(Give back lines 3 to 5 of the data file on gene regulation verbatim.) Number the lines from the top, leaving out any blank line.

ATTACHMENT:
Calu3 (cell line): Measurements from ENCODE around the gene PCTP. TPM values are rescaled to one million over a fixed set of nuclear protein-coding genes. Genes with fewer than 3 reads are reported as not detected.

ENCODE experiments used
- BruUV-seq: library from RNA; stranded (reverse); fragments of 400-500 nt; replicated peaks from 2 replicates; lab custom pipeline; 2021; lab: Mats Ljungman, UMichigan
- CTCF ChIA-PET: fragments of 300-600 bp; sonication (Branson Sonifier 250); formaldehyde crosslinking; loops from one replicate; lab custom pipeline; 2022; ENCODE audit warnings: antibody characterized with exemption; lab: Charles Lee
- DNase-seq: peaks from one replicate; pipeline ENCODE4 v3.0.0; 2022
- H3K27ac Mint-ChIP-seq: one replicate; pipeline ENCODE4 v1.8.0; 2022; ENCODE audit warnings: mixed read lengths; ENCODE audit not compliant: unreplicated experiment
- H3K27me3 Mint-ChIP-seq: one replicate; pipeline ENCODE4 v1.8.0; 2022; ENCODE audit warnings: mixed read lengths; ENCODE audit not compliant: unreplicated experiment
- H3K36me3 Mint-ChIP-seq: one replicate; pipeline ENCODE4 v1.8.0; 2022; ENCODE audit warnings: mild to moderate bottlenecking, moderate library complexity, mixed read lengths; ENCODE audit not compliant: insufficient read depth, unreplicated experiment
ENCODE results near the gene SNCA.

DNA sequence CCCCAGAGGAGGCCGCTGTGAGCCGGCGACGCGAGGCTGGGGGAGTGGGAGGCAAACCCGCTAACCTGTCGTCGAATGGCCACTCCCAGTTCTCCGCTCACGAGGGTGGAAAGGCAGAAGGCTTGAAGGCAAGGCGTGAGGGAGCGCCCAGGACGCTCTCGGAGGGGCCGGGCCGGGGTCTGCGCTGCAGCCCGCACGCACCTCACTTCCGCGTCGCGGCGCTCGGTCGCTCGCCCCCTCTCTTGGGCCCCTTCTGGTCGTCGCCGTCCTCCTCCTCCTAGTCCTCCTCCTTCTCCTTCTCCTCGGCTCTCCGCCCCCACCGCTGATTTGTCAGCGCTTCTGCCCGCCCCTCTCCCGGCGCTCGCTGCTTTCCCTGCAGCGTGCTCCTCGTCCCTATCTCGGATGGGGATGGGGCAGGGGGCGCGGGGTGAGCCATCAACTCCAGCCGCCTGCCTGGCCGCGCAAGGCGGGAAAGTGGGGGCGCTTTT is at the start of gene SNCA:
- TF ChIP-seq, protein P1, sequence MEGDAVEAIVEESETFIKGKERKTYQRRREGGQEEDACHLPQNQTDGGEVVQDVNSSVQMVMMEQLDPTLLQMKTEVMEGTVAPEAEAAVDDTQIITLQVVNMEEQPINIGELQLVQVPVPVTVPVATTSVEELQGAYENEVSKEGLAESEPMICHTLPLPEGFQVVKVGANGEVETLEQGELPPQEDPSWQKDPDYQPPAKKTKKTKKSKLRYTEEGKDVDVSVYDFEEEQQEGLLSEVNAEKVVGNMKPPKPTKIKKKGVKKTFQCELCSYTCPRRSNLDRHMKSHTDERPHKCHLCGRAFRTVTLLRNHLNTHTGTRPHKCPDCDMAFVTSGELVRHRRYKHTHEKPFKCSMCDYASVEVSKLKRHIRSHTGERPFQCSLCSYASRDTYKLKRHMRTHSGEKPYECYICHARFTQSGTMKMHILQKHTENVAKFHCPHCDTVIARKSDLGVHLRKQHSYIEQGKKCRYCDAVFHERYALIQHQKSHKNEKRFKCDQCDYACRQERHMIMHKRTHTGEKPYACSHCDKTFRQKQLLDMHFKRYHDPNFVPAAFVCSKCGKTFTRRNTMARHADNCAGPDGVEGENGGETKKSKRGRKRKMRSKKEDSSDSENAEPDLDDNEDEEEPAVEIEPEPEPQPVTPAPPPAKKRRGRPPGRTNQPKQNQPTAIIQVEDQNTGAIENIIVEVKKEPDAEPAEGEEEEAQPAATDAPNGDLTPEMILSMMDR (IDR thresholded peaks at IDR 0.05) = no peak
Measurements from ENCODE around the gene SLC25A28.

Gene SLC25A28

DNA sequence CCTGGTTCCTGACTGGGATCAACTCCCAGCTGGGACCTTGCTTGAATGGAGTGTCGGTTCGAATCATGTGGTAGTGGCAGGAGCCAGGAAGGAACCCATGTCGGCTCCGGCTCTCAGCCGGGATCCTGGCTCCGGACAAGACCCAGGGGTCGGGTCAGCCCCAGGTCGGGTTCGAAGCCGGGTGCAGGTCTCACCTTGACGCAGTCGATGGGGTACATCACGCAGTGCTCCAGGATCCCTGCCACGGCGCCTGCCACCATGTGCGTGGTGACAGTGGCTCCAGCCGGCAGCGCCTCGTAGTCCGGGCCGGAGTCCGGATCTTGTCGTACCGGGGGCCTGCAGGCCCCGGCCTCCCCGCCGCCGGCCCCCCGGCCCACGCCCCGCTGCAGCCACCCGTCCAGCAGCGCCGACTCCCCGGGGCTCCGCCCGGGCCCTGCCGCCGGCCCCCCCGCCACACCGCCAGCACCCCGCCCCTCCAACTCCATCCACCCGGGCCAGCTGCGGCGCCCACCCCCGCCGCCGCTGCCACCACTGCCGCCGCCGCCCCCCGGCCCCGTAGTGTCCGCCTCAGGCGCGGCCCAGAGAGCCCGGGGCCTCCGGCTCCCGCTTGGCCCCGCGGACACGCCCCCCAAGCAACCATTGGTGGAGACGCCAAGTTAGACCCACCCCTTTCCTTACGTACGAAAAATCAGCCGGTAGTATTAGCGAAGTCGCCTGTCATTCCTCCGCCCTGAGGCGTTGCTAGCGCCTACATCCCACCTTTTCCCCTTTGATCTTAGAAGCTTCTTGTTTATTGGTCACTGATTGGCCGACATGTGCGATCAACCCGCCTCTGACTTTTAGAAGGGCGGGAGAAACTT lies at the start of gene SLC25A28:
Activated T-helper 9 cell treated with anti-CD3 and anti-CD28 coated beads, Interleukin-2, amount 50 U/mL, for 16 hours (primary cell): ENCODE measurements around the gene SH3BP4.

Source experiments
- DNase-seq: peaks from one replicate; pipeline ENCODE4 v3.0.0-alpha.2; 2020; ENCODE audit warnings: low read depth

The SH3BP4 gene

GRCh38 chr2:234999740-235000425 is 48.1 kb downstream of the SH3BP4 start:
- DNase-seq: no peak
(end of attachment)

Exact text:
- BruUV-seq: library from RNA; stranded (reverse); fragments of 400-500 nt; replicated peaks from 2 replicates; lab custom pipeline; 2021; lab: Mats Ljungman, UMichigan
- CTCF ChIA-PET: fragments of 300-600 bp; sonication (Branson Sonifier 250); formaldehyde crosslinking; loops from one replicate; lab custom pipeline; 2022; ENCODE audit warnings: antibody characterized with exemption; lab: Charles Lee
- DNase-seq: peaks from one replicate; pipeline ENCODE4 v3.0.0; 2022